Intelligence is action, and the ability to bring what one has learnt and digested to bear upon a problem on hand. Intelligence needs courage and intense presence of mind. Old solutions will not work when confronted with new problems. As Flight attendant, one may go through thousands of daily grills on the do’s and dont’s within a flight, but to bring that entire knowledge into single focus, and adapt it to meet a unique situation confronting them is the true test of intelligence. Neerja displayed that quality of active, dynamic intelligence. Frightened she must have been, existential fear would sure have gripped her; but once the situation sunk into her being, she performed three acts which elevated her from a mere twenty year old, vivacious and beautiful girl to a tenacious lady, firm of purpose and determined professional doing her job. She alerted pilots on the hijack almost instantaneously giving them time to abandon the plane ( the first golden rule during a possible hijack) leaving it stranded in Karachi airport. Secondly, she had the common sense to distribute instructions to exit row passengers again, asking them to surreptitiously read and be ready; and thirdly, she found the right opportune moment to open the rear door, when power failed within, and there was chaos all around. Neerja was able to put her training into action when necessary. That is intelligence.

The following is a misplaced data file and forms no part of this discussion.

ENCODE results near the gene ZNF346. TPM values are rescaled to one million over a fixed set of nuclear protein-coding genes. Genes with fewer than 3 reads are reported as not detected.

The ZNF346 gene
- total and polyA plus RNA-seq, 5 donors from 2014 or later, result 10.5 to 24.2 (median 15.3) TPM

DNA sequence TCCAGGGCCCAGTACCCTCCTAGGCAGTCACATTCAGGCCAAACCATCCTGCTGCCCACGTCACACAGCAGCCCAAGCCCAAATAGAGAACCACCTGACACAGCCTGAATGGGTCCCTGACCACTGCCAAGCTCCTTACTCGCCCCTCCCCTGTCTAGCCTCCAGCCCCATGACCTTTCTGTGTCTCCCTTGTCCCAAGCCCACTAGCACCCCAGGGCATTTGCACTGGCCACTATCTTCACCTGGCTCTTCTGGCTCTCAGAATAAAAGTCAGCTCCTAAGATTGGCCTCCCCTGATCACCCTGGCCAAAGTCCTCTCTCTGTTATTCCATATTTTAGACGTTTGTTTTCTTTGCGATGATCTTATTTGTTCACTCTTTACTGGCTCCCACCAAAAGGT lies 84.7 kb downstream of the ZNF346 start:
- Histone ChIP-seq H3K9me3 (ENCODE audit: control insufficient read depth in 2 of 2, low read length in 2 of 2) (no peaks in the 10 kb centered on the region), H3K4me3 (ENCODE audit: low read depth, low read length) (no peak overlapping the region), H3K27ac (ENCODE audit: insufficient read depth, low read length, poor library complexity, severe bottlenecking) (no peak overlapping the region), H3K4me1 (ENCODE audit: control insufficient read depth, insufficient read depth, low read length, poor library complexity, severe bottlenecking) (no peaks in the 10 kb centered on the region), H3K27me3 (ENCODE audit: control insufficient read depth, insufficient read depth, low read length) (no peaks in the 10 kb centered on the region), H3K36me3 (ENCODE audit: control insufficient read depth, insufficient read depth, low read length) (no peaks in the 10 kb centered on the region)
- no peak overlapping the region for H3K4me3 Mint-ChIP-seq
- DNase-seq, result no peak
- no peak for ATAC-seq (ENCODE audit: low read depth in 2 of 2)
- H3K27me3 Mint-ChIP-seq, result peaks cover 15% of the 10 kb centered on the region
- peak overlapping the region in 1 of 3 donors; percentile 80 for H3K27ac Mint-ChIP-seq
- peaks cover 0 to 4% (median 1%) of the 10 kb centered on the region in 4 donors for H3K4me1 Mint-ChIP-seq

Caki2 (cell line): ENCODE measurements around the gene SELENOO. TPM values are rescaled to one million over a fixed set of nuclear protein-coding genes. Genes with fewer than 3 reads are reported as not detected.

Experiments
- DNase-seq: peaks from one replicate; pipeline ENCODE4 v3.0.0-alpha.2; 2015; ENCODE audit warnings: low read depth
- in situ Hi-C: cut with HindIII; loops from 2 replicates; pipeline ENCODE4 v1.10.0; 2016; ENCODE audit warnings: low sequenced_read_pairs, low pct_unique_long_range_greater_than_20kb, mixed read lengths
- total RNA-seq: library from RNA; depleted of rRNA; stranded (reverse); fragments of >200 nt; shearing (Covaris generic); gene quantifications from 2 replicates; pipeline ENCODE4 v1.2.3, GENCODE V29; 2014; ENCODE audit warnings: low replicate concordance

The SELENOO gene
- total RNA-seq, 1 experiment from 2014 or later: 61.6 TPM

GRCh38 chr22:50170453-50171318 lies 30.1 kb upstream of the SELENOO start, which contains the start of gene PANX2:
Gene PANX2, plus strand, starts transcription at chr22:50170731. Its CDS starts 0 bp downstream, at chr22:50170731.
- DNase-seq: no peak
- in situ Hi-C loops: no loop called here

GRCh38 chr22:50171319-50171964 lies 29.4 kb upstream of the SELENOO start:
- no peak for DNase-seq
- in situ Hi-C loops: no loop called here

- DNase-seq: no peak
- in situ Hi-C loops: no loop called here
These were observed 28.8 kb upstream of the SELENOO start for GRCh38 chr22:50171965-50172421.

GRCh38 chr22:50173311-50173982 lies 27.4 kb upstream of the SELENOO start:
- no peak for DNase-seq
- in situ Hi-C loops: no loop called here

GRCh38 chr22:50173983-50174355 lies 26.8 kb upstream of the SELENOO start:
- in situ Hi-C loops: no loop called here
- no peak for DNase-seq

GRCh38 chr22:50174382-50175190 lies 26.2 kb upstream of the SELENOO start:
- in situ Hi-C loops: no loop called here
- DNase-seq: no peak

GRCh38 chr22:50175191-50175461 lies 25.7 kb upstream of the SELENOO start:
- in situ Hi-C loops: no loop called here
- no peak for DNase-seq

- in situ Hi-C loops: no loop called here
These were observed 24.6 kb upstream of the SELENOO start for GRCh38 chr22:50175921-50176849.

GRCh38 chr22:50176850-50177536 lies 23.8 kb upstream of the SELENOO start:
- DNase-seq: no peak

The above three acts are part of any Flight attendants training and duty which they are expected to perform, and probably few others in her situation would have done so as well. But what made Neerja rise from a normal professional doing her job to stirring heights of heroism was her act of extending compassion, sympathy and protective instincts to embrace her fellow passengers and crew members, and put their safety first and her’s next. And that cannot be taught in any school or college or workplace, no matter how many manuals are forced down ones throat. This spirit of selflessness comes from within, from a deep, mysterious source - the origins of which have not yet been discovered. Call it divine strength or whatever name you want to. But it rises in rare individuals under special conditions. Neerja was one such. When the chips were down, and she could have been the first to get off the plane, she chose not to. Instead she pushed all others down the sliding airbag, until only a few were left. Earlier, she made sure that none of the Americans on board were identifiable by terrorists. She collected and hid their passports. And lastly, she made that supreme motherly sacrifice, of taking bullets herself to save the lives of three American kids whom she pushed down the pathway to safety before rolling down half dead, bleeding, and strangely smiling. The human spirit in her had reached its consummation. These three acts mark her a special human being, worthy of emulation, worthy of the highest civilian award for bravery and worthy of finding a place in the hearts of Millions forever. They are signposts of what the Human spirit is capable of, especially in today’s world where basic decency seems to be missing.